speak Quechua, others continued to speak their original languages,
such as Aymara, which remains in use in contemporary Bolivia, where it
is the primary indigenous language and in various regions surrounding
Bolivia. The linguistic body of the Inca
Empire was thus varied. The
Inca's impact outlasted their empire, as the Spanish continued the use
The Incas were not known to develop a written form of communication;
however, they visually recorded narratives through paintings on vases
and cups (qirus). These paintings are usually accompanied by
geometric patterns known as toqapu, which are also found in textiles.
Researchers have speculated that toqapu patterns could have served as
a form of written communication (e.g.: heraldry, or glyphs), however
this remains unclear.
In the Incan Empire, the age of marriage differed for men and women;
men typically married at the age of 20, while women usually got
married around 4 years earlier at the age of 16. Men who were
highly ranked in society could have multiple wives, but those lower in
the ranks could only take a single wife. Marriages were typically
within classes and resembled a more business-like agreement. Once
married, the women were expected to cook, collect food and watch over
the children and livestock. Girls and mothers would also work
around the house to keep it orderly to please the public
inspectors. These duties remained the same even after wives became
pregnant and with the added responsibility of praying and making
offerings to Kanopa, who was the god of pregnancy. It was typical
for marriages to begin on a trial basis with both men and women having
a say in the longevity of the marriage. If the man felt that it
wouldn’t work out or if the woman wanted to return to her parent’s
home the marriage would end. Once the marriage was final, the only way
the two could be divorced was if they did not have a child
Maiden of Llullaillaco, the mummy of a 15-year old Inca girl
The Inca called newborn infants wawa, a term that they also used for
newborn animals. This term was used for all newborn beings without
regard to their biological sex. Babies were not given human social
status until they reached two or three years of age due to the high
infant mortality rates. It was at this time that a ceremony was held
called rutuchikuy in which the infant was given its first haircut,
name and introduced to the extended family. Also in this ceremony,
children advanced from the description of wawa to warma, a gender
neutral term for a child who has not developed the language skill set.
By the time children reached the age of seven, they had completed
gender specific tasks and were referred to as gender specific terms,
Thaski for girls and maqt’a for boys.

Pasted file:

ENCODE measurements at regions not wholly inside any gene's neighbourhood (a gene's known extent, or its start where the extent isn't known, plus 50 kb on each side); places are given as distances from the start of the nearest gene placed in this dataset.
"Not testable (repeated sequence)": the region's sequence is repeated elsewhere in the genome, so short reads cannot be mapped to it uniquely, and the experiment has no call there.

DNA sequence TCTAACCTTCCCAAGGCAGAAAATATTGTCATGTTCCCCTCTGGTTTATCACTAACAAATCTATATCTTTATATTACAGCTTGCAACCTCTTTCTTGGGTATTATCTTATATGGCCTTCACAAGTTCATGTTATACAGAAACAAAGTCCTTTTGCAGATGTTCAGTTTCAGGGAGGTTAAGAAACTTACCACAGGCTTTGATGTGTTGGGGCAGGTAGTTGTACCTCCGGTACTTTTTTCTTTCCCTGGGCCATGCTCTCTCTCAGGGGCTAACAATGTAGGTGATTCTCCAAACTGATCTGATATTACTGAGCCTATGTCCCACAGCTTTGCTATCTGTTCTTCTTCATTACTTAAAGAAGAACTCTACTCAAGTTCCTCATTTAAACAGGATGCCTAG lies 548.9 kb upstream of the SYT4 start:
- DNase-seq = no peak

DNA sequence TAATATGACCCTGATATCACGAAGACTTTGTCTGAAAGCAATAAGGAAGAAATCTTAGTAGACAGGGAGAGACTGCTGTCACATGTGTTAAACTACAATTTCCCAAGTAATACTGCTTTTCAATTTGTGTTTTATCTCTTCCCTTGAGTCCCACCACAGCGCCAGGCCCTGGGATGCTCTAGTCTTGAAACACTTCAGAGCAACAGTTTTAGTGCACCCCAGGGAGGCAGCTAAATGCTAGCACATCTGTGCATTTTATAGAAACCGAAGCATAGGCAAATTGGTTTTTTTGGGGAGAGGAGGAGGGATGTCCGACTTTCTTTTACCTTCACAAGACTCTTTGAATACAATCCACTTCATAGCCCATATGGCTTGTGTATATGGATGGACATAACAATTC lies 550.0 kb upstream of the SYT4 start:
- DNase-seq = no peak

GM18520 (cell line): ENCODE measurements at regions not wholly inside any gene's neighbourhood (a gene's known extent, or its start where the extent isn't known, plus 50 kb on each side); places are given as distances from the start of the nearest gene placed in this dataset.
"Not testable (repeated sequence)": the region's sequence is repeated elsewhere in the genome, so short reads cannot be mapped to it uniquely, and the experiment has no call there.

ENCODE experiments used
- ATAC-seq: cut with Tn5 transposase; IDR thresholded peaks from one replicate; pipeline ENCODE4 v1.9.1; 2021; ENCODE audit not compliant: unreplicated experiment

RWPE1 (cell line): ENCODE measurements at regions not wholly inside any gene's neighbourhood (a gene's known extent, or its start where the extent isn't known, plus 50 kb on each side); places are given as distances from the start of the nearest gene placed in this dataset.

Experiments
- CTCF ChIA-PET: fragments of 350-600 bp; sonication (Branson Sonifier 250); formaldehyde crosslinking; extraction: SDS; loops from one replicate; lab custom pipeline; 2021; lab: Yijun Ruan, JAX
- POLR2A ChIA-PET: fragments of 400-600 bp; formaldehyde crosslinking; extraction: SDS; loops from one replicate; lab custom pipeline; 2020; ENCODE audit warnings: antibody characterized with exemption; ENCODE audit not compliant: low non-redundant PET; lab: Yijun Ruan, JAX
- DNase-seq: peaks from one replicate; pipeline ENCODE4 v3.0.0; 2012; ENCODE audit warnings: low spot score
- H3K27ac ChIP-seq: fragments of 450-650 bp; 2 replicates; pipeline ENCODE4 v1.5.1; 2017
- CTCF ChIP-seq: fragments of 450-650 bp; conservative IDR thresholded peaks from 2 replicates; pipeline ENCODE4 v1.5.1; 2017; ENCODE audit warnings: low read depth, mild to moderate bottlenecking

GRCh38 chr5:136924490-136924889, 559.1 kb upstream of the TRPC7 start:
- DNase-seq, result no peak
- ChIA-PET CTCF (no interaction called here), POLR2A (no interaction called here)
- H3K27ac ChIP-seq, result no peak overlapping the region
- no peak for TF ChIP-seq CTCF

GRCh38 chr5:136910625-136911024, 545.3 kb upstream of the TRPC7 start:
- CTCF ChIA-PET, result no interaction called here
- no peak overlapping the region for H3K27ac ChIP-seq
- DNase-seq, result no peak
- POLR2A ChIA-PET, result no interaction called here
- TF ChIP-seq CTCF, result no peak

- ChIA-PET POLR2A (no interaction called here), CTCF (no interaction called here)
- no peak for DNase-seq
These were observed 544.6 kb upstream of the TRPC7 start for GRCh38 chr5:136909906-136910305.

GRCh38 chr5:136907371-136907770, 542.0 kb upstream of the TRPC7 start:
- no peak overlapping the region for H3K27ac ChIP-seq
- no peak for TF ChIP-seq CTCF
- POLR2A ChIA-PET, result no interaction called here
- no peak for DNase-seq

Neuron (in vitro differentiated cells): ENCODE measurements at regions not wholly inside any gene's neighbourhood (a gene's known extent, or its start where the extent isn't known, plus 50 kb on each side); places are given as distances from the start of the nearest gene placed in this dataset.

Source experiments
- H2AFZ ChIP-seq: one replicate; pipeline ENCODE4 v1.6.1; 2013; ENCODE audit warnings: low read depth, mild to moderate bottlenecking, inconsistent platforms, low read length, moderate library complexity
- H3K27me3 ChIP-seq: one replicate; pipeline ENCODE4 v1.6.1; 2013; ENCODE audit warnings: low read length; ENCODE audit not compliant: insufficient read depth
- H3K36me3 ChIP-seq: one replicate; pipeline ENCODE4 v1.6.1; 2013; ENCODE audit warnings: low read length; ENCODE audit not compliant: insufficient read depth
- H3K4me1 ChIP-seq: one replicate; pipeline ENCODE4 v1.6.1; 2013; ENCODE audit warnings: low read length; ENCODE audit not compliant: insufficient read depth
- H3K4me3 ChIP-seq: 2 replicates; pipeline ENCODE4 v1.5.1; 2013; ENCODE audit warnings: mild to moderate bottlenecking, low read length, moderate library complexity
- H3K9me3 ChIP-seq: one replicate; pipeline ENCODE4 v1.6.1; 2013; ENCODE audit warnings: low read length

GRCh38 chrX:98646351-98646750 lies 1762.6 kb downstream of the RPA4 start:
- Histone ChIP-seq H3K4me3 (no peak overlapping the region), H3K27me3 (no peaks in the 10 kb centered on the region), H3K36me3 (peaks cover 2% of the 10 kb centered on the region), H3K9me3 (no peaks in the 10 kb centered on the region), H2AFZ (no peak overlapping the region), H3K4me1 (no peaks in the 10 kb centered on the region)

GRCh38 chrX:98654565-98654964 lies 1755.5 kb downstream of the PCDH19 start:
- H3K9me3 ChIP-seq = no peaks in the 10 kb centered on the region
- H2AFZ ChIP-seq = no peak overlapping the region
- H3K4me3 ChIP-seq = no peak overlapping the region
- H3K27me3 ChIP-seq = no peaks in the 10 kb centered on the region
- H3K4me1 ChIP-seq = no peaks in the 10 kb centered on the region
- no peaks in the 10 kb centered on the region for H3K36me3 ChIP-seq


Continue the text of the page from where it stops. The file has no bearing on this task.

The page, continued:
Religion in the Inca Empire
Religion in the Inca Empire and Inca mythology
Diorite Inca sculpture from Amarucancha
Inca myths were transmitted orally until early Spanish colonists
recorded them; however, some scholars claim that they were recorded on
quipus, Andean knotted string records.
The Inca believed in reincarnation. After death, the passage to
the next world was fraught with difficulties. The spirit of the dead,
camaquen, would need to follow a long road and during the trip the
assistance of a black dog that could see in the dark was required.
Most Incas imagined the after world to be like that of the European
notion of heaven, with flower-covered fields and snow-capped
It was important to the Inca that they not die as a result of burning
or that the body of the deceased not be incinerated. Burning would
cause their vital force to disappear and threaten their passage to the
after world. Those who obeyed the Inca moral code – ama suwa, ama
llulla, ama quella (do not steal, do not lie, do not be lazy) –
"went to live in the Sun's warmth while others spent their eternal
days in the cold earth". The Inca nobility practiced cranial
deformation. They wrapped tight cloth straps around the heads of
newborns to shape their soft skulls into a more conical form, thus
distinguishing the nobility from other social classes.
The Incas made human sacrifices. As many as 4,000 servants, court
officials, favorites and concubines were killed upon the death of the
Huayna Capac in 1527. The Incas performed child sacrifices
around important events, such as the death of the
Sapa Inca or during
a famine. These sacrifices were known as qhapaq hucha.
The Incas were polytheists who attempted to please many gods. These
Viracocha, is the great creator god in Inca mythology
Viracocha (also Pachacamac) – Created all living things
Apu Illapu – Rain God, prayed to when they need rain
Ayar Cachi – Hot-tempered God, causes earthquakes
Illapa – Goddess of lightning and thunder (also Yakumama water